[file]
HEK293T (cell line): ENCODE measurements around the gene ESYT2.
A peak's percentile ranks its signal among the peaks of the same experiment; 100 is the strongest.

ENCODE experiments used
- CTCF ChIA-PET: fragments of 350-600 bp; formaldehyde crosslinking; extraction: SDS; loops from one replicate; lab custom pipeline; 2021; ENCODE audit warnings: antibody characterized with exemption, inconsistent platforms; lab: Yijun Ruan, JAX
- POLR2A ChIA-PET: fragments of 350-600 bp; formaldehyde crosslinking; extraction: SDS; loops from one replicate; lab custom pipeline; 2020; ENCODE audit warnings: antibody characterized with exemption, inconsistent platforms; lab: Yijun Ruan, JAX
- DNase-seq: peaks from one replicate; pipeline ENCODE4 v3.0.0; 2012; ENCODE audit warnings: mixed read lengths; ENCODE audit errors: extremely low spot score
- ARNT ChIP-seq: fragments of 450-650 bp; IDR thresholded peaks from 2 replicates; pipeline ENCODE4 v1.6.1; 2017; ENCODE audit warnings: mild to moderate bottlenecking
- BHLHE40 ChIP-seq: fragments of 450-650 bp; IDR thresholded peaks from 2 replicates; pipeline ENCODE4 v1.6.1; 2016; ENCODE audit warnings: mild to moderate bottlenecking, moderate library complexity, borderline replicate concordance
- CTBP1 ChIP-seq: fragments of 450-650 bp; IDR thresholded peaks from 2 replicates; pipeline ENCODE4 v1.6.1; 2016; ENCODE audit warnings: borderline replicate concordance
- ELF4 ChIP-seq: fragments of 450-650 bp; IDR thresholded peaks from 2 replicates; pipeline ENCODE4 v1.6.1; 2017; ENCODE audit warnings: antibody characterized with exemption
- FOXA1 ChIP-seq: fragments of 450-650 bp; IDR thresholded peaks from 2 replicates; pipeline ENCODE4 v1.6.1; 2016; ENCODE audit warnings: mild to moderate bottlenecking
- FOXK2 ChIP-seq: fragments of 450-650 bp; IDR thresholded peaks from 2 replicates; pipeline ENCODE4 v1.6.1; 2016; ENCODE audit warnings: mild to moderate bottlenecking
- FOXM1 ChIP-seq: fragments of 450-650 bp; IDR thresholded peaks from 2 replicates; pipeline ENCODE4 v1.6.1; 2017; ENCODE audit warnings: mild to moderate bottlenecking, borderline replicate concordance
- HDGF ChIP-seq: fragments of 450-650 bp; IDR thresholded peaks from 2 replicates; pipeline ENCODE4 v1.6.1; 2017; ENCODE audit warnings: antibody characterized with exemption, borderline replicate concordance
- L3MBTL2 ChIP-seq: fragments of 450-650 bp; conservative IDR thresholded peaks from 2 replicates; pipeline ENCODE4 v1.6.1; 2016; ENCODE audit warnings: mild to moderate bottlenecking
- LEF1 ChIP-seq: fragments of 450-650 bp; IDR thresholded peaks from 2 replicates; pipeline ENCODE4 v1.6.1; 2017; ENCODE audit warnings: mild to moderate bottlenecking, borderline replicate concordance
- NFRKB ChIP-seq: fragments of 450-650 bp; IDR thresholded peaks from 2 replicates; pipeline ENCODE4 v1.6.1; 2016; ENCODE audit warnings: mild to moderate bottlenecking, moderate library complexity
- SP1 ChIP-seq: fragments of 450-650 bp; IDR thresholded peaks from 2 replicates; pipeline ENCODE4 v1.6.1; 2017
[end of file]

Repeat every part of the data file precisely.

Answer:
HEK293T (cell line): ENCODE measurements around the gene ESYT2.
A peak's percentile ranks its signal among the peaks of the same experiment; 100 is the strongest.

ENCODE experiments used
- CTCF ChIA-PET: fragments of 350-600 bp; formaldehyde crosslinking; extraction: SDS; loops from one replicate; lab custom pipeline; 2021; ENCODE audit warnings: antibody characterized with exemption, inconsistent platforms; lab: Yijun Ruan, JAX
- POLR2A ChIA-PET: fragments of 350-600 bp; formaldehyde crosslinking; extraction: SDS; loops from one replicate; lab custom pipeline; 2020; ENCODE audit warnings: antibody characterized with exemption, inconsistent platforms; lab: Yijun Ruan, JAX
- DNase-seq: peaks from one replicate; pipeline ENCODE4 v3.0.0; 2012; ENCODE audit warnings: mixed read lengths; ENCODE audit errors: extremely low spot score
- ARNT ChIP-seq: fragments of 450-650 bp; IDR thresholded peaks from 2 replicates; pipeline ENCODE4 v1.6.1; 2017; ENCODE audit warnings: mild to moderate bottlenecking
- BHLHE40 ChIP-seq: fragments of 450-650 bp; IDR thresholded peaks from 2 replicates; pipeline ENCODE4 v1.6.1; 2016; ENCODE audit warnings: mild to moderate bottlenecking, moderate library complexity, borderline replicate concordance
- CTBP1 ChIP-seq: fragments of 450-650 bp; IDR thresholded peaks from 2 replicates; pipeline ENCODE4 v1.6.1; 2016; ENCODE audit warnings: borderline replicate concordance
- ELF4 ChIP-seq: fragments of 450-650 bp; IDR thresholded peaks from 2 replicates; pipeline ENCODE4 v1.6.1; 2017; ENCODE audit warnings: antibody characterized with exemption
- FOXA1 ChIP-seq: fragments of 450-650 bp; IDR thresholded peaks from 2 replicates; pipeline ENCODE4 v1.6.1; 2016; ENCODE audit warnings: mild to moderate bottlenecking
- FOXK2 ChIP-seq: fragments of 450-650 bp; IDR thresholded peaks from 2 replicates; pipeline ENCODE4 v1.6.1; 2016; ENCODE audit warnings: mild to moderate bottlenecking
- FOXM1 ChIP-seq: fragments of 450-650 bp; IDR thresholded peaks from 2 replicates; pipeline ENCODE4 v1.6.1; 2017; ENCODE audit warnings: mild to moderate bottlenecking, borderline replicate concordance
- HDGF ChIP-seq: fragments of 450-650 bp; IDR thresholded peaks from 2 replicates; pipeline ENCODE4 v1.6.1; 2017; ENCODE audit warnings: antibody characterized with exemption, borderline replicate concordance
- L3MBTL2 ChIP-seq: fragments of 450-650 bp; conservative IDR thresholded peaks from 2 replicates; pipeline ENCODE4 v1.6.1; 2016; ENCODE audit warnings: mild to moderate bottlenecking
- LEF1 ChIP-seq: fragments of 450-650 bp; IDR thresholded peaks from 2 replicates; pipeline ENCODE4 v1.6.1; 2017; ENCODE audit warnings: mild to moderate bottlenecking, borderline replicate concordance
- NFRKB ChIP-seq: fragments of 450-650 bp; IDR thresholded peaks from 2 replicates; pipeline ENCODE4 v1.6.1; 2016; ENCODE audit warnings: mild to moderate bottlenecking, moderate library complexity
- SP1 ChIP-seq: fragments of 450-650 bp; IDR thresholded peaks from 2 replicates; pipeline ENCODE4 v1.6.1; 2017